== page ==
Presentation is loading. Please wait.

Presentation is loading. Please wait.

Supporting x86-64 Address Translation for 100s of GPU Lanes Jason Power, Mark D. Hill, David A. Wood Based on HPCA 20 paper UW-Madison Computer Sciences.

Similar presentations


Presentation on theme: "Supporting x86-64 Address Translation for 100s of GPU Lanes Jason Power, Mark D. Hill, David A. Wood Based on HPCA 20 paper UW-Madison Computer Sciences."— Presentation transcript:

1 Supporting x86-64 Address Translation for 100s of GPU Lanes Jason Power, Mark D. Hill, David A. Wood Based on HPCA 20 paper UW-Madison Computer Sciences 2/19/2014

2 Summary CPUs & GPUs: physically integrated, logically separate Near Future: Cache coherence, Shared virtual address space Proof-of-concept GPU MMU design – Per-CU TLBs, highly-threaded PTW, page walk cache – Full x86-64 support – Modest performance decrease (2% vs. ideal MMU) Design alternatives not chosen 2/19/2014 UW-Madison Computer Sciences 2

3 Motivation Closer physical integration of GPGPUs Programming model still decoupled – Separate address spaces – Unified virtual address (NVIDIA) simplifies code – Want: Shared virtual address space (HSA hUMA) 2/19/2014 UW-Madison Computer Sciences 3

4 2/19/2014 UW-Madison Computer Sciences 4 Tree Index Hash-table Index CPU address space

5 Separate Address Space 2/19/2014 UW-Madison Computer Sciences 5 CPU address space GPU address space Simply copy data Transform to new pointers

6 Unified Virtual Addressing 2/19/2014 UW-Madison Computer Sciences 6 CPU address space GPU address space 1-to-1 addresses

7 void main() { int *h_in, *h_out; h_in = cudaHostMalloc(sizeof(int)*1024); // allocate input array on host h_in =... // Initial host array h_out = cudaHostMalloc(sizeof(int)*1024); // allocate output array on host Kernel >>(h_in, h_out);... h_out // continue host computation with result cudaHostFree(h_in); // Free memory on host cudaHostFree(h_out); } 2/19/2014 UW-Madison Computer Sciences 7 Unified Virtual Addressing

8 Shared Virtual Address Space 2/19/2014 UW-Madison Computer Sciences 8 CPU address space GPU address space 1-to-1 addresses

9 Shared Virtual Address Space No caveats Programs “just work” Same as multicore model 2/19/2014 UW-Madison Computer Sciences 9

10 Shared Virtual Address Space Simplifies code Enables rich pointer-based datastructures – Trees, linked lists, etc. Enables composablity Need: MMU (memory management unit) for the GPU Low overhead Support for CPU page tables (x86-64) 4 KB pages Page faults, TLB flushes, TLB shootdown, etc 2/19/2014 UW-Madison Computer Sciences 10

11 Outline Motivation Data-driven GPU MMU design D1: Post-coalescer MMU D2: +Highly-threaded page table walker D3: +Shared page walk cache Alternative designs Conclusions 2/19/2014 UW-Madison Computer Sciences 11

12 System Overview 2/19/2014 UW-Madison Computer Sciences 12

13 GPU Overview 2/19/2014 UW-Madison Computer Sciences 13

14 Methodology Target System – Heterogeneous CPU-GPU system 16 CUs, 32 lanes each – Linux OS Simulation – gem5-gpu – full system mode (gem5-gpu.cs.wisc.edu) Ideal MMU – Infinite caches – Minimal latency 2/19/2014 UW-Madison Computer Sciences 14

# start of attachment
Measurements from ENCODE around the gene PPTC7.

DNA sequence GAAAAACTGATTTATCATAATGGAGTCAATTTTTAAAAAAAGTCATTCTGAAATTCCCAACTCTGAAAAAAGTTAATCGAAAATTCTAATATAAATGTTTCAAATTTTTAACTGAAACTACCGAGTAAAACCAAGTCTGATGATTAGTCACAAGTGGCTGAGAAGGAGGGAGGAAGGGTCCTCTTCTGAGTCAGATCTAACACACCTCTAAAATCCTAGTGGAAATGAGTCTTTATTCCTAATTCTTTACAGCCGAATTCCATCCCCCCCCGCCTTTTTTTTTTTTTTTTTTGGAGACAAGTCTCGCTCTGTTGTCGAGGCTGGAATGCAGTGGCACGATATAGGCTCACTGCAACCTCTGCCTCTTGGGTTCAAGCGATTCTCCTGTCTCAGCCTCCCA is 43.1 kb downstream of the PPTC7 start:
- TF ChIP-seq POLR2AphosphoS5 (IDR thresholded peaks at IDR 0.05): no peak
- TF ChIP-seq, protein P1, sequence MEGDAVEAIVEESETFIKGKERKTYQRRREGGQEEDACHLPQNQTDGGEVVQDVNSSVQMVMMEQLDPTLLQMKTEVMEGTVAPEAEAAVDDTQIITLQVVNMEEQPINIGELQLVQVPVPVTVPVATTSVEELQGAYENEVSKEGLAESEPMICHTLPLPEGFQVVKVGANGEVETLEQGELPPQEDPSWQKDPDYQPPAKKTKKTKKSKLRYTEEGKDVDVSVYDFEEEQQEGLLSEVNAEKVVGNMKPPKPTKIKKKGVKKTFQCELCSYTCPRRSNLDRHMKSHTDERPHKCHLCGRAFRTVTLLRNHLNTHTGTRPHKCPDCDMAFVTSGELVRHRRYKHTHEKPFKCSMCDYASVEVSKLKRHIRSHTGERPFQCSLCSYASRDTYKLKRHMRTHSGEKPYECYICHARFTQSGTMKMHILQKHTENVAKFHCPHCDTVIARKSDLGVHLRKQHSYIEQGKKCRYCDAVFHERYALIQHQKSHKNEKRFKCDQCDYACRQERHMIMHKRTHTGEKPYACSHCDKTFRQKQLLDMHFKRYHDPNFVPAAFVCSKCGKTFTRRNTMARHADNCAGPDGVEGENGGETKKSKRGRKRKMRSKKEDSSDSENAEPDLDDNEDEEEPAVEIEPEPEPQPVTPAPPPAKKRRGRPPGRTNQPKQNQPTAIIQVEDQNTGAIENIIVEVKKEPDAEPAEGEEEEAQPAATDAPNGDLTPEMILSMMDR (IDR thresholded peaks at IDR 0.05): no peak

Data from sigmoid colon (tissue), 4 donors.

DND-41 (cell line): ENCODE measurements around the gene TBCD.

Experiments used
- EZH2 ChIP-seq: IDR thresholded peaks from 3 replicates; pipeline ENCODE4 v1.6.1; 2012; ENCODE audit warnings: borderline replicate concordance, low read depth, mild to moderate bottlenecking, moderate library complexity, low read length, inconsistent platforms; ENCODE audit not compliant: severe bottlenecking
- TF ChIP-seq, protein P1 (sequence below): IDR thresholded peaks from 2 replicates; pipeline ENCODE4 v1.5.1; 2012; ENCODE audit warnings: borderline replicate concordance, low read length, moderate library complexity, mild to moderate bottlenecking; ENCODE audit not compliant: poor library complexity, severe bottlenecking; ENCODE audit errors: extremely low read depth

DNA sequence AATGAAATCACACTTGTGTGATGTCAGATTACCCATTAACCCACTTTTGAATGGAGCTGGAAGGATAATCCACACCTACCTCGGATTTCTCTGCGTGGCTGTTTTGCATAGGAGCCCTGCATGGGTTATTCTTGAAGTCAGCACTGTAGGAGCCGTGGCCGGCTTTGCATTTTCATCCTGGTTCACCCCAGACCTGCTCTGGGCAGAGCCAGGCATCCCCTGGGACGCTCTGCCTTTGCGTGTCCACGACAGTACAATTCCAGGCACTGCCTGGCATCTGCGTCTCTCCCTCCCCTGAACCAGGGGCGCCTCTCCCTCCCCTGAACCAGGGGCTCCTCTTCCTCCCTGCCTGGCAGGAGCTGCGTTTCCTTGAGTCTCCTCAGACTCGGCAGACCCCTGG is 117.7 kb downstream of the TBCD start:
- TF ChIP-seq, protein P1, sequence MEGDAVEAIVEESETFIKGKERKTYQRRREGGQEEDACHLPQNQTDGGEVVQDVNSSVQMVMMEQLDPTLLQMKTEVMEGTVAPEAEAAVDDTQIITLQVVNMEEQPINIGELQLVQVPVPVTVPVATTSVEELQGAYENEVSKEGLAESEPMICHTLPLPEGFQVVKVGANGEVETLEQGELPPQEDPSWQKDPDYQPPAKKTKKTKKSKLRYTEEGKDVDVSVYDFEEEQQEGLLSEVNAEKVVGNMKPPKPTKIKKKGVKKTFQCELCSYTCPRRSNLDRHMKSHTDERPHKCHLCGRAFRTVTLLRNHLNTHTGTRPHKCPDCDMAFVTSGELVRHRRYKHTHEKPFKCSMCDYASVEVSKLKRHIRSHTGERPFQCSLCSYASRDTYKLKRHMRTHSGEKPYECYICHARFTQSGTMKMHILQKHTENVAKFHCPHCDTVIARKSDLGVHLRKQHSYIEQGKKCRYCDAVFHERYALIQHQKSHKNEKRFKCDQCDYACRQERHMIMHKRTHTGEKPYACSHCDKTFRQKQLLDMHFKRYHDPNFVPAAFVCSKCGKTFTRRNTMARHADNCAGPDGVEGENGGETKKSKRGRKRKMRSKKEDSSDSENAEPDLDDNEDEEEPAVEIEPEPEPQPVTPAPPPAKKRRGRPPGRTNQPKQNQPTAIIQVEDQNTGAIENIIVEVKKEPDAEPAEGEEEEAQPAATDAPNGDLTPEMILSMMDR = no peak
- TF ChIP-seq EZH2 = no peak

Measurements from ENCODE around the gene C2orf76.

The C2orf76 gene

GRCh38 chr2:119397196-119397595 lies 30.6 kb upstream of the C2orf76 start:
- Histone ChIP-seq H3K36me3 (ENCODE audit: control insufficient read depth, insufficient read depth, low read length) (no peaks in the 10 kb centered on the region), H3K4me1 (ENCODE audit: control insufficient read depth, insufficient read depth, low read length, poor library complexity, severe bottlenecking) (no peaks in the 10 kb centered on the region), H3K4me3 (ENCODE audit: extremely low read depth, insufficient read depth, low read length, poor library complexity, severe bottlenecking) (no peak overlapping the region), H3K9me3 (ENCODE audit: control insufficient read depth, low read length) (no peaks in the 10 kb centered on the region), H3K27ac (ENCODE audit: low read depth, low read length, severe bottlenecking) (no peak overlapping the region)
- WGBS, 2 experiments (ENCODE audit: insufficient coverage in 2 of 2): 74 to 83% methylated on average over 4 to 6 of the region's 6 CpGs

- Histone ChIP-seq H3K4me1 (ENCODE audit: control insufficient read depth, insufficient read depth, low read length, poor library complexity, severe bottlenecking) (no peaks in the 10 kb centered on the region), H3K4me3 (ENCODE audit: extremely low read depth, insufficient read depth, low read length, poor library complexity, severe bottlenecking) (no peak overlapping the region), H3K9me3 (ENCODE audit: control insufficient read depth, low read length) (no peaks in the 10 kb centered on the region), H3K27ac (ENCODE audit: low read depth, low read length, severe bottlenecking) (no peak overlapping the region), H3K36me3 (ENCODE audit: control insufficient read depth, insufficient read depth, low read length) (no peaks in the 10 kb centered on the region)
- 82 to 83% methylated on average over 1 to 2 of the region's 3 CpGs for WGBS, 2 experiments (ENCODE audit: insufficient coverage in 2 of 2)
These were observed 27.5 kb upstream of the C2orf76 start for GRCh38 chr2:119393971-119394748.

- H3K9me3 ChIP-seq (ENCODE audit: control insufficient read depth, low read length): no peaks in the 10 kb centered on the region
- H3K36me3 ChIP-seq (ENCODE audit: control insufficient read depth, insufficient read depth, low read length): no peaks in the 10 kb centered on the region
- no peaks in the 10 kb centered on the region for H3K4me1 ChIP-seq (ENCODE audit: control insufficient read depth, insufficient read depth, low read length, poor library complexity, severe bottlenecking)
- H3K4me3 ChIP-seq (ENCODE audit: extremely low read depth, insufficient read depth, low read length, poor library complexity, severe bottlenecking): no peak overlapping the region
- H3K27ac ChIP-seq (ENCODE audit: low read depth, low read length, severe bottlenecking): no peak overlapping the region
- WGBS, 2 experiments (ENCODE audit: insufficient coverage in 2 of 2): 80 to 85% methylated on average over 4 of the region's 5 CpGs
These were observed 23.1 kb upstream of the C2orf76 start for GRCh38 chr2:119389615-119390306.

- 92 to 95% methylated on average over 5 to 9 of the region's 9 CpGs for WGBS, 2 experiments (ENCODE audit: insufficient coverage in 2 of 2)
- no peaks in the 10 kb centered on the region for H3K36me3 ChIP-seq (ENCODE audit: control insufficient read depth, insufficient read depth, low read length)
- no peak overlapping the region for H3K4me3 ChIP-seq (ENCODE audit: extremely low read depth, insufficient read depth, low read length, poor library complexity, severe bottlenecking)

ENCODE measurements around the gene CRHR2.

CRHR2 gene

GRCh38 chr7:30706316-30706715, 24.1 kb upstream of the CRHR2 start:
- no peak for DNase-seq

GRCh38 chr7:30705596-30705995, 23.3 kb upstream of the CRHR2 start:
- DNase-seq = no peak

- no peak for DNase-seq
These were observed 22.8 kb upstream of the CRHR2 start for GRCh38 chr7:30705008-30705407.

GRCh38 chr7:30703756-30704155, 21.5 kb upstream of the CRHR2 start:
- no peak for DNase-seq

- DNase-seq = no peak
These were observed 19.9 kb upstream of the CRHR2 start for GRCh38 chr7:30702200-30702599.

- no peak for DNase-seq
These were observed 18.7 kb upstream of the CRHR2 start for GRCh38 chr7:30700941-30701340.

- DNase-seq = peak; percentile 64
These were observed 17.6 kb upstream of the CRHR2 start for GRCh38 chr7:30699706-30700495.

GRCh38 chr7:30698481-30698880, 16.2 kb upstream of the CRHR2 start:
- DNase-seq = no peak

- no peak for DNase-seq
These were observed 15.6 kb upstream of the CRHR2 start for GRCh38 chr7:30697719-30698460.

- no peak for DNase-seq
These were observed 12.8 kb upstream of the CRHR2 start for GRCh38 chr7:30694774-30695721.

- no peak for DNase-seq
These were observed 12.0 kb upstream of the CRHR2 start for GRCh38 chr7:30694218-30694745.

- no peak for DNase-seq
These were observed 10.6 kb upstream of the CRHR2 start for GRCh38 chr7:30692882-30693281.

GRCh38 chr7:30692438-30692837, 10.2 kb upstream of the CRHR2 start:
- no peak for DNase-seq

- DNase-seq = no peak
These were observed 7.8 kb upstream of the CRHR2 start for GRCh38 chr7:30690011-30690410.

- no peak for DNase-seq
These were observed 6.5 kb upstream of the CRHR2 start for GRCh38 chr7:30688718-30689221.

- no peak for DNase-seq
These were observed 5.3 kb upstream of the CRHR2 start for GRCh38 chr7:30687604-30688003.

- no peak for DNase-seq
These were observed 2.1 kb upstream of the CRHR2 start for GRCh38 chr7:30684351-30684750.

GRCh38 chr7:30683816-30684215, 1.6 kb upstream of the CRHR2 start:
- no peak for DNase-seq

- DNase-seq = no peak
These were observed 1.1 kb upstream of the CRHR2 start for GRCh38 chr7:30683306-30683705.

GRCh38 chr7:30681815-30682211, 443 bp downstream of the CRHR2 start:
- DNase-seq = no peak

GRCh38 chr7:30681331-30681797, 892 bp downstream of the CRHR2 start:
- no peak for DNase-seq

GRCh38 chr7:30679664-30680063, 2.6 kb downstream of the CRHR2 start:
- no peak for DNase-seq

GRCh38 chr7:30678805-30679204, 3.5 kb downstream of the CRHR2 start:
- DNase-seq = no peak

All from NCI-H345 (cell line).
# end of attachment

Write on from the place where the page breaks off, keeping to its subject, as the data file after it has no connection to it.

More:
15 Workloads Rodinia benchmarks Database sort – 10 byte keys, 90 byte payload 2/19/2014 UW-Madison Computer Sciences 15 –backprop –bfs: Breadth-first search –gaussian –hotspot –lud: LU-decomposition –nn: nearest-neighbor –nw: Needleman-Wunsch –pathfinder –srad: anisotropic diffusion

16 GPU MMU Design 0 2/19/2014 UW-Madison Computer Sciences 16

17 GPU MMU Design 1 Per-CU MMUs: Reducing the translation request rate 2/19/2014 UW-Madison Computer Sciences 17

18 Lane 2/19/2014 UW-Madison Computer Sciences 18

19 Lane Scratchpad Memory 1x 0.45x 2/19/2014 UW-Madison Computer Sciences 19

20 Lane Coalescer 1x 0.45x 0.06x 2/19/2014 UW-Madison Computer Sciences 20 Scratchpad Memory

21 Reducing translation request rate Shared memory and coalescer effectively filter global memory accesses Average 39 TLB accesses per 1000 cycles for 32 lane CU Breakdown of memory operations 2/19/2014 UW-Madison Computer Sciences 21

22 GPU MMU Design 1 2/19/2014 UW-Madison Computer Sciences 22

23 Performance 2/19/2014 UW-Madison Computer Sciences 23

24 GPU MMU Design 2 Highly-threaded page table walker: Increasing TLB miss bandwidth 2/19/2014 UW-Madison Computer Sciences 24

25 Outstanding TLB Misses Lane Coalescer Scratchpad Memory 2/19/2014 UW-Madison Computer Sciences 25

26 Multiple Outstanding Page Walks Many workloads are bursty Miss latency skyrockets due to queuing delays if blocking page walker Concurrent page walks per CU when non-zero (log scale) 2/19/2014 UW-Madison Computer Sciences 2 26

27 GPU MMU Design 2 2/19/2014 UW-Madison Computer Sciences 27

28 Highly-threaded PTW 2/19/2014 UW-Madison Computer Sciences 28

29 Performance 2/19/2014 UW-Madison Computer Sciences 29

30 GPU MMU Design 3 Page walk cache: Overcoming high TLB miss rate 2/19/2014 UW-Madison Computer Sciences 30

31 High L1 TLB Miss Rate Average miss rate: 29%! 2/19/2014 UW-Madison Computer Sciences Per-access Rate with 128 entry L1 TLB 31